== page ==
Item added to your cart.

Honey Harper
ATO Records
Catalogue Number
Release Date
March 6, 2020

On a typically grey London afternoon in Autumn 2017, Honey Harper found himself in the Tate Britain, standing before JMW Turner’s painting The Decline of the Carthaginian Empire. The expression “found himself” is used intentionally here as its meaning in this scenario is twofold. Firstly, he quite literally found himself in front of the painting, registering his physicality in both this particular space and this moment in time and, secondly, he found himself awestruck and realized a new facet of his constantly evolving self-identity, the impact of which shaped his debut LP, ‘Starmaker,’ to be released 6 March, 2020 on ATO Records. What may at first seem like disparate elements, Turner’s painting, or paintings, plural, as we’ll discover, and Honey Harper’s ‘Starmaker,’ are in reality intricately linked. Success and failure, love and melancholia, history and homage, beauty and the sublime, are all contradictions and themes which are not only present in both masterpieces, but central to their creation and existence. Before moving to London, England in January 2015, Harper had only heard the name ‘Turner’ in passing. Born William Fussell in 1989 in Adel, Georgia (a small town near the Okefenokee Swamp) Harper’s family quickly relocated to Hollywood, Florida where he immersed himself in the arts more readily available in southern Florida: disco and country music. His father was an Elvis impersonator who introduced him to Waylon Jennings, Patsy Cline, and Hank Williams, and his mother watched ‘Grease’ with him every month introducing him to his lifelong style icon, Olivia Newton John. At the age of 10, Harper’s family returned to Georgia, this time to the suburbs of Atlanta, where he would spend his teenage years performing in both church choirs and punk bands. On the day of his eighteenth birthday, Harper left home, beginning his journey to become the Starmaker celebrated in his album’s title. The name – ‘Starmaker’ – is inspired by the Joni Mitchell classic ‘Free Man in Paris,’ which is an ode to the stresses of having to play the game of the music industry. Co-written with his wife, Alana Pagnutti, the album is not a commentary on Mitchell’s words but it explores similar ideas about fame, fortune, and failure. “I'm the starmaker,” he offers. “These songs are primarily about my journey to create them. The album as a whole, is about my relationship with my wife and loved ones in the search of this success and fame.” This journey is clearly articulated in some of the album’s strongest tracks: ‘In Light of Us,’ ‘Tired Tower,’ ‘The Day It Rained Forever’ and the title-track, ‘Starmaker.’ ‘In Light of Us’ describes the first few years after Harper first left home; a period of rich musical and personal discovery that set him on his path towards becoming Starmaker. ‘Tired Tower’ documents his estrangement from his grandparents due to their religious beliefs, and his journey away from that world and their country. ‘Starmaker,’ recorded with Sébastien Tellier in Paris, loops in an endless, ethereal sound symbolizing the endless internal struggle to succeed, made explicit when, with George Jones style vocals, he croons: “I know you want more, but it’s hard to know just want you want it for.” In ‘The Day It Rained Forever,’ over the Carpenters-via-Burt Bacharach-style composition, Harper honestly and regretfully sings about his previous musical projects: Promise Keeper, a European art-pop project, and Mood Rings, the Atlanta-based shoegaze/post-punk outfit. Turner had similar tropes in mind when painting The Decline of the Carthaginian Empire. As Harper would come to learn, the painting which had struck such a chord in him had a prequel of sorts. In London’s National Gallery, which Harper passes through on his way to record at the legendary Dean Street Studios in Soho, hangs the first part of Turner’s narrative, Dido Building Carthage (1815). Together, this broken diptych tells of the rise and fall (the success and failure) of a great empire through subject matter and symbolism; for instance, a toy boat floats in the first work but sinks in the rising waves of the second. Like Turner, Harper uses symbolism to explore some of the more difficult themes he addresses. At first take, the first single, ‘Strawberry Lite,’ released as part of a two-track EP on February 27, seems to speak to Harper’s crippling fear of flying. Indeed, the song begins with a clip of a plane taking off before floating into a dream-world of clouds and rose-coloured skies. But the anxiety of taking off and relief of landing can also be read as a metaphor for the process of creating and releasing an album. Like the opposites explored in Turner’s painting, stress and disappointment are paired with relief of letting go and, as Harper sings, “knowing for sure that you’re going to be fine.” The majority of songs on 'Starmaker' embrace contradictions and dichotomies in both subject matter and style. Love and sadness, melancholia and happiness, success and failure, come in and out of focus. ‘Something Relative,’ is an elegantly simple ballad about a friend of Harper’s that died of an overdose. The sparse picked guitar contrasts the flowing, melodic strings as Harper hopefully sings about his lost friend. ‘Tomorrow Never Comes,’ a Big Star meets The Eagles turned kraut-rock instant classic, speaks to the early days of Harper and his wife’s long-distance relationship; the happiness of finding someone you love tarnished by the eventuality of having to say goodbye. In Dido Building Carthage, a tragic story of love and suicide is contrasted with the hope of building a new empire. The juxtaposition is mirrored in the surface of Tuner’s painting where classically-painted figures appear and simultaneously fade into a looser, more abstract handling of the landscape. Visually, Harper himself seems to evoke sharp contrasts and contradictions. He is imposing: tall, and very broad, but he’s also inviting, gentle, and noticeably sensitive. Watching him sing one can’t help but notice how out-of-place his large, soft lips look perched above his exaggerated, sharp jaw. On stage, he wears a deep space-black Stetson and white hoof-toed, 3-inch heels while he seamlessly floats between looks of dark despair and a goofy grin. Sonically, contrasts are in many ways the most unique and essential elements to Honey Harper and Starmaker. As Pitchfork pointed out, Harper’s music carries a “celestial twang that owes as much to Spiritualized as it does to Merle Haggard.” On ‘Starmaker,’ ‘Suzuki Dreams’ is the most obvious example of this. Partly recorded in Budapest with the Hungarian Studio Orchestra, Harper explains the song is “me sitting down with Lee Hazlewood to write a Disney score for a movie about a deer and an otter who fall in love.” All the songs on the album support Harper’s idea of making cosmic country not just a philosophy, but also a visual and sonic aesthetic. Turner’s Decline of the Carthaginian Empire, like so many of his works, can be read as an homage to the artist Claude Lorrain. Harper wears his great respect of those that have gone before him with the same easy admiration. The second single, ’Vaguely Satisfied’ is strongly influenced by the Italian-Greek singer-songwriter, Mariangela Celeste, so much so that Harper lists her as a co-writer of the song. Even the name Honey Harper, taken from the surnames of his great-grandparents, creates something new while embracing its connection to the past. His journey back to country music, the music of his childhood, after significant explorations in vastly different styles, demonstrates his respect for his heritage. Though Harper explains he started writing country songs again “because my wife told me to,” he also recognized that he could add to a genre with beautiful sounds but negative connotations. With the release of his critically-acclaimed 2017 EP, released on Montreal’s Arbutus Records, ‘Universal Country,’ Harper began to reinvigorate and reinterpret his legacy, creating timeless country music for people who don’t like country music. Of course, a discussion of Honey Harper’s style and evolution would not be complete without mentioning Gram Parsons who undeniably influenced tracks like, ‘Tired Tower.’ However, when speaking of his unique brand of cosmic country, Harper cites just one inspiration: Brian Eno’s Apollo, which to him is the most cosmic Americana album that has ever been created. Both Harper and Eno gracefully explore the sublime in their music, creating a delicately balanced sound which seems to somehow occupy a physical space. As Stephen M. Deusner noted of Honey Harper, it is music which is “weightless in sound and heavy in feeling.” When asked about what he wanted ‘Starmaker’ to achieve, Harper explained that he’d like for it to enhance any emotion that the listener has been feeling from the beginning. Just as Turner has long been considered the master of his unique style, with ‘Starmaker,’ Honey Harper is set to become the torchbearer for a revitalized country sound.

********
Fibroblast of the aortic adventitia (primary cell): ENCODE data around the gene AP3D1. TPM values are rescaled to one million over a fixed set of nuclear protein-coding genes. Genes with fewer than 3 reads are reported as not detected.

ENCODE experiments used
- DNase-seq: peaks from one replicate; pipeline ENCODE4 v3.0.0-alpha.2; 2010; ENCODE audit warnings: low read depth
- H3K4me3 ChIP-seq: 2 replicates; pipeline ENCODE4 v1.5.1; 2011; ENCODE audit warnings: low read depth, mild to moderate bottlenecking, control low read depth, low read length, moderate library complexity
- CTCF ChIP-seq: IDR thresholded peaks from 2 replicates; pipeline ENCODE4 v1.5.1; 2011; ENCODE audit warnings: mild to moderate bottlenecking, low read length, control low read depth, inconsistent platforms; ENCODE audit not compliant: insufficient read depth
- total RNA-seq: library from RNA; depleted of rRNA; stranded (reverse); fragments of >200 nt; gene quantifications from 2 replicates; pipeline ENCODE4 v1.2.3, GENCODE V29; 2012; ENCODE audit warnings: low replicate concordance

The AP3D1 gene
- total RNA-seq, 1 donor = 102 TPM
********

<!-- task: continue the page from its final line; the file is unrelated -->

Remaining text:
Digital Track List

  1. 1 Green Shadows 3:11 Buy

    Green Shadows

  2. 2 In Light Of Us 3:12 Buy

    In Light Of Us

  3. 3 The Day It Rained Forever 2:58 Buy

    The Day It Rained Forever

  4. 4 Something Relative 4:02 Buy

    Something Relative

  5. 5 Tired Tower 3:27 Buy

    Tired Tower

  6. 6 Suzuki Dreams 3:03 Buy

    Suzuki Dreams

  7. 7 Vaguely Satisfied 2:40 Buy

    Vaguely Satisfied

  8. 8 Someone Else's Dream 3:26 Buy

    Someone Else's Dream

  9. 9 Tomorrow Never Comes 3:37 Buy

    Tomorrow Never Comes

  10. 10 Strawberry Lite 2:54 Buy

    Strawberry Lite

  11. 11 Starmaker 3:39 Buy


--:-- --:--

Privacy Settings

This site uses cookies and similar technologies. For information, please read our cookies policy. Cookies Policy

Allow All
Manage Consent Preferences